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I just read about Exposing to the Right as a way to compensate for the way the dynamic range bracketing works. This roughly re-maps intensity values so that more "shades" of shadows are captured, but somewhat less "shades" of highlights.

But if a camera uses a LUT to spread the captured information more evenly onto the 8/10/12/etc -bit space, then a similar effect should be achieved - albeit for LUTs, the resulting image, when viewed without being post-processed, has a very specific look, with reduced contrast and range peaking around the mid-tones (unless I'm mistaken).

I guess ETTR would yield a (pre-post-processing) reduced-contrast image with histogram peaking closer to the highlights. But in this sense the two would achieve similar effects, and are employed for similar purposes. It's just the transformation function that is essentially the same (if I understand it right).

However, I'm curious about two things:

  1. What are the advantages and disadvantages of using one over the other?

  2. Is there a way to use both techniques to obtain a greater benefit over using just one approach?  (For example, shooting with an HDR camera that can do a log-based LUT recording and expose the image to the right somehow.)

My intuition says that the disadvantage comes from the non-logarithmic (?) nature of ETTR. The advantage of ETTR is its being a technique that can be easily employed on cameras without HDR/LUT capabilities. Combining the two would not help in any way (assuming an idealised scenario; e.g., one where we're not overexposing to compensate for lack of light).

  • this seems to be a video oriented question. in still photography, your choices are raw (which records data like it is produced by the sensor) or JPEG (with processing/ gamma curve applied). ETTR doesn't really make sense for JPEG. – ths Jul 23 '18 at 17:14
  • Yes, I might be misunderstanding the scenarios here, I'm not claiming I have proper knowledge of what I am talking about. It could be that ETTR is used more in stills, while HDR/LUT in video, although I saw videographers apply overexposing techniques (followed by mapping-based reduced intensities in post), which would hint at HDR/LUT + ETTR. On the other hand, I wonder why I never heard about a LUT-like approach to still photography (in theory just shooting RAW will not compensate the sensor non-linearity) - maybe cameras are doing this behind the scenes? Maybe ETTR is an outdated approach? – BogdanSorlea Jul 23 '18 at 17:52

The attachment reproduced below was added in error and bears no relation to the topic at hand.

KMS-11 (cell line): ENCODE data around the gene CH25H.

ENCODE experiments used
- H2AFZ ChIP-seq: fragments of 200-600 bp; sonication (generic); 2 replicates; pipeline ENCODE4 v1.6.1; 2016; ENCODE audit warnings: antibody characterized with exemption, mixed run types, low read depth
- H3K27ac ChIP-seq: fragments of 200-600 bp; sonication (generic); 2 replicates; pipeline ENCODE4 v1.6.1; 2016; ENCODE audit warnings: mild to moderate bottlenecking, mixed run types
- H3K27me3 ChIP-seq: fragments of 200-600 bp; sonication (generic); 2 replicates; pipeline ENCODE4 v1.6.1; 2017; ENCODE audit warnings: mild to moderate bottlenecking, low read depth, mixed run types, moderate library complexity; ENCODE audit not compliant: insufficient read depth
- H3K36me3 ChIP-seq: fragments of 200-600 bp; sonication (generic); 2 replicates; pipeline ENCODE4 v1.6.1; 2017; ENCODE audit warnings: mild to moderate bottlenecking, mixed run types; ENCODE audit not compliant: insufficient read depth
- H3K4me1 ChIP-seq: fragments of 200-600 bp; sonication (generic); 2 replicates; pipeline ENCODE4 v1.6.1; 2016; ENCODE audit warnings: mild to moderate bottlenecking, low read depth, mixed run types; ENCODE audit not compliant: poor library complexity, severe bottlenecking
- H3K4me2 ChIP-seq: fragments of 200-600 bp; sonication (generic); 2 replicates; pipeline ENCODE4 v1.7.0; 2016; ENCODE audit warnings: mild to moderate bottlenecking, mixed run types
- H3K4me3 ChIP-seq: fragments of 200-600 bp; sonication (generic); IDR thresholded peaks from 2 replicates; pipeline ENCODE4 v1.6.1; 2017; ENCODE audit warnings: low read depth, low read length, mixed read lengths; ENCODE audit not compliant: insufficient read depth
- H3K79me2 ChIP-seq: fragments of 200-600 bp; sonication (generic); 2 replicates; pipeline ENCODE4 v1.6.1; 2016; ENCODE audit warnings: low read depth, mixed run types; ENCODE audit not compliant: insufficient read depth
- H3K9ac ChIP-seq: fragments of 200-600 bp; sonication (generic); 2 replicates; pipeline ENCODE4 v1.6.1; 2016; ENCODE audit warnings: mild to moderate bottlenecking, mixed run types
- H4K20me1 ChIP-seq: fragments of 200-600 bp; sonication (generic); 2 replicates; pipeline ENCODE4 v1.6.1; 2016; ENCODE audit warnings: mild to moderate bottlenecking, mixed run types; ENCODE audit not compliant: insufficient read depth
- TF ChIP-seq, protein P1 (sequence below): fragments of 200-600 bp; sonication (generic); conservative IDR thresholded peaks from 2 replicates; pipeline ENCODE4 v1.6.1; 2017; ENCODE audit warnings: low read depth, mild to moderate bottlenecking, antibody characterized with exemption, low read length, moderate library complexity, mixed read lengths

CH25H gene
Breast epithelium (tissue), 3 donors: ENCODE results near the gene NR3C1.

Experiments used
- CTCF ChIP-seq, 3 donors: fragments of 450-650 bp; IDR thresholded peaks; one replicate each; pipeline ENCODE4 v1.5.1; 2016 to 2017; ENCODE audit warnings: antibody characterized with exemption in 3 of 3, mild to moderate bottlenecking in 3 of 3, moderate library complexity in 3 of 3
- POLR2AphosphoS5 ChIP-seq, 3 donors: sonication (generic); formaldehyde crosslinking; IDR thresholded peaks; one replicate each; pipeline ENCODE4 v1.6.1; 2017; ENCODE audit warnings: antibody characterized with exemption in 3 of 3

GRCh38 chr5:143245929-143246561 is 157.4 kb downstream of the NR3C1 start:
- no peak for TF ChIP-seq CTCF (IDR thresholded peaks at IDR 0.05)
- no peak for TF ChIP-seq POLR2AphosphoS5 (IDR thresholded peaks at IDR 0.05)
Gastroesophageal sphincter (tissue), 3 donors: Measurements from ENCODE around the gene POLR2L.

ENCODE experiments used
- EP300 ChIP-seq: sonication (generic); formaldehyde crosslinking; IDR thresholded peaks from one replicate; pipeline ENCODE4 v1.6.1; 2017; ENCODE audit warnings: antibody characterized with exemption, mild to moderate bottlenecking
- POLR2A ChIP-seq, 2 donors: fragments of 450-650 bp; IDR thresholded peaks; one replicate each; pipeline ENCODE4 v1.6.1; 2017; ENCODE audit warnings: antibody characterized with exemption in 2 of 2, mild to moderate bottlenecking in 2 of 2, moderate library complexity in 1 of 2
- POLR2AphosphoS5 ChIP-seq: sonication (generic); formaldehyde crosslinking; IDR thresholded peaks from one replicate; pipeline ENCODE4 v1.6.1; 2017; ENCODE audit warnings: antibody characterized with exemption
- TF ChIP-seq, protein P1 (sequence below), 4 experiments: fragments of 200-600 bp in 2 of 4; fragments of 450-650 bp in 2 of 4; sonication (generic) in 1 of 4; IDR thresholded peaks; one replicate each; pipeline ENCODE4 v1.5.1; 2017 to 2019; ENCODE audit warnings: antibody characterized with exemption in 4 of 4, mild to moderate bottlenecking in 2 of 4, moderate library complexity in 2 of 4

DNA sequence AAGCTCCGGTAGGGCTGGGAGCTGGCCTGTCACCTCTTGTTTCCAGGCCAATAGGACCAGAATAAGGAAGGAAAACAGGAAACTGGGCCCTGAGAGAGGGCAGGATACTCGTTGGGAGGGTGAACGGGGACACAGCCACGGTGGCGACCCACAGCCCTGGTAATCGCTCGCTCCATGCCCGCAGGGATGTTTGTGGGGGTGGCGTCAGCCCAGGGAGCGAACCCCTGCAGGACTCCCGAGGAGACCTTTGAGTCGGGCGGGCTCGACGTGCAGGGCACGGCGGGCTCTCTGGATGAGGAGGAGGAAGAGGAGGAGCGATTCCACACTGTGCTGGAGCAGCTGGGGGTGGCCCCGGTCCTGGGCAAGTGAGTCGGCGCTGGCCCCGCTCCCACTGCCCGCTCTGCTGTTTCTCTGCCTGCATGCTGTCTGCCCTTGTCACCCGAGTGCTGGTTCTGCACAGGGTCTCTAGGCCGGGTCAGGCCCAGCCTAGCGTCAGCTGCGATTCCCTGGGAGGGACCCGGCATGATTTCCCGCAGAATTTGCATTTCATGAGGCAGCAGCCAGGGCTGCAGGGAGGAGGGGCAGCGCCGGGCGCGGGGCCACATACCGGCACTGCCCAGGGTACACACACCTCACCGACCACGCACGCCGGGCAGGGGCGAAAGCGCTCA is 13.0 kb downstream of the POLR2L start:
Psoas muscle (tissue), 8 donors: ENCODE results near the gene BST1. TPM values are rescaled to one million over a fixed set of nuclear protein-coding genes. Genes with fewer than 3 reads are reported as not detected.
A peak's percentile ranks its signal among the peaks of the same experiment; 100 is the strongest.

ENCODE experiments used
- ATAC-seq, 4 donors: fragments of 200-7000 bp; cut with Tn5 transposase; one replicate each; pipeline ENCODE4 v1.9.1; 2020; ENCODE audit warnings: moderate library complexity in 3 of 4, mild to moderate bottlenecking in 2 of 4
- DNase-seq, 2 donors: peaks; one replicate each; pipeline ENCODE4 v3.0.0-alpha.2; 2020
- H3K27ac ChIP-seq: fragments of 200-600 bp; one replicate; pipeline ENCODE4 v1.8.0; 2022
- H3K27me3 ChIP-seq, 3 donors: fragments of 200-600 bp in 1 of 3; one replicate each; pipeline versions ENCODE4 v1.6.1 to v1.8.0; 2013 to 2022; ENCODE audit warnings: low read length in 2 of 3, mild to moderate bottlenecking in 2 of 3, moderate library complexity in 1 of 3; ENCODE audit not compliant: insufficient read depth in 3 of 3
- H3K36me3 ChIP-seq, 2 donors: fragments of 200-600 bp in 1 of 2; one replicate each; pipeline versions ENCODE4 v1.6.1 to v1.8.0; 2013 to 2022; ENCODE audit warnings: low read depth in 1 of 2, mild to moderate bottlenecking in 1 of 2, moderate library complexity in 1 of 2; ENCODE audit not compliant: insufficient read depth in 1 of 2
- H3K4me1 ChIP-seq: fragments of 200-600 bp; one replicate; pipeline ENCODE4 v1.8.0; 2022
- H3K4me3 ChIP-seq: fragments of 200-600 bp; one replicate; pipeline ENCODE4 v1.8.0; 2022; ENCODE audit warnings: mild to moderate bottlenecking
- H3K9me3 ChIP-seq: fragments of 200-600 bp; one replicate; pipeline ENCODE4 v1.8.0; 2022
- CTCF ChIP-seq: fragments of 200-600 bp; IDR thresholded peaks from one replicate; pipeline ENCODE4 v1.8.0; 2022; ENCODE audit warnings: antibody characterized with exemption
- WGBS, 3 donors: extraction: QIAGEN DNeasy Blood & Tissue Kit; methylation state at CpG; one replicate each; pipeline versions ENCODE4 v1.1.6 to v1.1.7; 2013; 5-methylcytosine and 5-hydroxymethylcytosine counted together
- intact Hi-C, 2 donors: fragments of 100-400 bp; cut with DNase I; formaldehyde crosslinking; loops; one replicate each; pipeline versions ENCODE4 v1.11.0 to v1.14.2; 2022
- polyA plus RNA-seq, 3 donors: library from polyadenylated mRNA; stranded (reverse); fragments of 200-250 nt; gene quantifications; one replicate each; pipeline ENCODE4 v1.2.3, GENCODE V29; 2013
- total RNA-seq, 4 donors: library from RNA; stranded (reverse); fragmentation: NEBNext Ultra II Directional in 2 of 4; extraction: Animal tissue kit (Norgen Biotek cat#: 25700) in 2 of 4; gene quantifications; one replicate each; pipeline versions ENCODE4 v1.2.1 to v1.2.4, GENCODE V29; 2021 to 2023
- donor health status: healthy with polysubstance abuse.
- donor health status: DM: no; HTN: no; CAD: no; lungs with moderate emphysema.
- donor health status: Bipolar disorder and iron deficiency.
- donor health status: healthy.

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    Applying an LUT is a form of post-processing. There's no way to view the raw information in a raw file and see anything like what we expect a properly exposed photo to look like. Please see this answer for an example of what an "unprocessed raw file" looks like converted straight to jpeg. This answer goes into more detail about what information a raw file does and does not contain. – Michael C Jul 24 '18 at 7:55
  • I realised that I am confusing the LUT in this example with the picture profile implemented on the various cameras (e.g. shooting in V-log, s-log2, etc). I got to this confusion because as far as I remember some of these cameras have recording and/or monitoring functionality that allows applying a LUT directly in the camera. I will try to post another question with the right terminology. Or should I edit this one? – BogdanSorlea Aug 1 '18 at 13:34
  • @BogdanSorlea Please don't create a duplicate question. Edit this one. – xiota Aug 3 '18 at 23:32
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I think you're comparing oranges to apples.

ETTR is setting up a shot to make the most of the sensor's data capacity, HDR or LUT is applied after the shot and can only amend whatever data is already there.

You can use ETTR to potentially "squeeze" more data into your shot when shooting in RAW which theoretically produces a better shot.

LUTs can be applied to any shot and might improve various visual aspects of the picture, but they can't improve the detail or dynamic range because you can't add any more data once the picture has been taken.

These are different stages in the photography process so they're not really comparable.

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